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Lehrjahre and Wanderjahre   175

bodily fear. So they went down into the cloisters. On arriving there C-- asked him if it was true that he had spread the above report. P- replied that he had struck him in the Union. C- drew out his horsewhip and held it over him and said : Consider yourself horsewhipped. P- said: You have not struck me. C- dropped the whip on his shoulders. P-- drew out a life-preserver and struck C- ferociously over the temples which quite confused him; he however closed in when X- and Y- actually pinioned C- and whilst C-'s two friends were trying to tear them off, P- deliberately hit C- several times on the head. P- trotted away and said I have witnesses that you first struck me. He since owned that the whole affair was prearranged. All C-'s friends were of course almost mad. It was beneath his dignity to challenge him'. To skip overall the different plans that were proposed and laid aside it has ended in laying the matter before the College authorities who have rusticated P- "sine die," which is the same as expelling him, for they take his name off the boards and they have not allowed C- to reside this term which is almost a nominal punishment as he is a bachelor scholar, and in no way to be injured by such sentence. I need not add that P- is universally cut and I understand that he has threatened being revenged on me.

C- was a good deal hurt. A large committee of whom I am one are always together either at C-'s or some others' rooms. He breakfasts with me tomorrow before going down and the whole of Trinity will probably see him of The motion for P-'s expulsion comes on tomorrow evening. Denman, son of Lord Denman, and senior classic takes the chair. A printed statement will be published as soon as the Magdalene men have been punished and I will send you one.

The tests for arsenic are very easily applied and quite cheaply, but the 4 pounds is I believe the Chemist's fee. Your affectionate son,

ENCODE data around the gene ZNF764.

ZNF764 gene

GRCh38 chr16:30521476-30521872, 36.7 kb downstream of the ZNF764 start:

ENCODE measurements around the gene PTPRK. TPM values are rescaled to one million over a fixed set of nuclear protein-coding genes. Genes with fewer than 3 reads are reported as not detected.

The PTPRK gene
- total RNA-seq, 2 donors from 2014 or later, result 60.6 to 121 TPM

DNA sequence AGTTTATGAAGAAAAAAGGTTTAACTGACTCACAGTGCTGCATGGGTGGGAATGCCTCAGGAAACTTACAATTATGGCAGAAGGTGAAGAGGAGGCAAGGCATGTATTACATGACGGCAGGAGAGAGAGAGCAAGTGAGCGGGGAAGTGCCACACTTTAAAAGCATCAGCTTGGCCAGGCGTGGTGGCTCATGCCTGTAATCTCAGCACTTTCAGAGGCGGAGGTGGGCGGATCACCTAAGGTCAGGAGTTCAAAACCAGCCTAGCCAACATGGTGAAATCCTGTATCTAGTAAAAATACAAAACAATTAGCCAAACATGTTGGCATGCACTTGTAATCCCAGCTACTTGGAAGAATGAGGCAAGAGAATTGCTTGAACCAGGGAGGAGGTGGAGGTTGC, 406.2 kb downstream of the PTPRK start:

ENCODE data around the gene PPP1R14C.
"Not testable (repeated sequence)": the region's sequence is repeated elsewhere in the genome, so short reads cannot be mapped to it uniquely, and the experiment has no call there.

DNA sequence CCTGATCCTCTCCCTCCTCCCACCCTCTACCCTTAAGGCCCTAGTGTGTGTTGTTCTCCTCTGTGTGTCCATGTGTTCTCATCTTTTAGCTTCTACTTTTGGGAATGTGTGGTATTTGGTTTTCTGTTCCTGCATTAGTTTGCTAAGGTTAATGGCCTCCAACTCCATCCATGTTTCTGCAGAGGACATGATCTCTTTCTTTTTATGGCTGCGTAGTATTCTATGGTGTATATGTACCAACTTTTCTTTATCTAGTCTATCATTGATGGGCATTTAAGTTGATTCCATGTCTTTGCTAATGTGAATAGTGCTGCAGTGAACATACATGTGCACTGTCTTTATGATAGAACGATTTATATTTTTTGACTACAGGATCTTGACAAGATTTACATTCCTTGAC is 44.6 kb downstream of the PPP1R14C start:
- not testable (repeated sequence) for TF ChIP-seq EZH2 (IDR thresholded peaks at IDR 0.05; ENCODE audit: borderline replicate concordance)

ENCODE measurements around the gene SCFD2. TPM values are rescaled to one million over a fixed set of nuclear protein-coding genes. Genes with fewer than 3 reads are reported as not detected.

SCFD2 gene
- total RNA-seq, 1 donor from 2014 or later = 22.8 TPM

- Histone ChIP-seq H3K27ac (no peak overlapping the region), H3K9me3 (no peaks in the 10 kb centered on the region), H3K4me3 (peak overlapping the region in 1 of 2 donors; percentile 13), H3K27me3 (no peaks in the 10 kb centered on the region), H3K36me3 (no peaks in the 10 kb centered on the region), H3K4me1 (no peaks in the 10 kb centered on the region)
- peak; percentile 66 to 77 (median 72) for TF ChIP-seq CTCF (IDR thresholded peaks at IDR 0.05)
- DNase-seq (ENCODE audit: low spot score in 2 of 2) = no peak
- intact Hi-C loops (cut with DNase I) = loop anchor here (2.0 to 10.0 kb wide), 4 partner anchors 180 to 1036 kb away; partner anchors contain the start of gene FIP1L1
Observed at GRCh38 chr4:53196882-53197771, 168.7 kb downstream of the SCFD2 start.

I fear the shortness of the above statement will not give you a very clear notion of the way matters stand.

There are no further letters relating to this remarkable episode in the life of the Union 2, but a few verses-apparently by Galton-among his papers show that he saw the humorous as well as the serious side of the matter. They run

Horsewhip and Life-preserver.

P-   I'll face it out and 'stead of dawdling Go and see my friends at Magdalene

1 On the proposal to challenge: see the Memories, p. 75.

2 Among Mr Harold Wright's gleanings from the minutes we find a motion by Galton "That the restriction by which the Library Committee are prevented from purchasing novels be done away with" (October 29, 1843). The motion was lost. His name also appears (March 28, 1843) at the end of a report of a committee appointed to consider the question of the Union giving a ball. The Committee strongly opposed the suggestion. Galton was proposed on Jan. 31, 1842, by Housman of St John's for the office of President, but was defeated on a poll by Crawshay of Trinity. Some account of this disturbance at the Union will be found in Bristed, loc. cit. p. 169.

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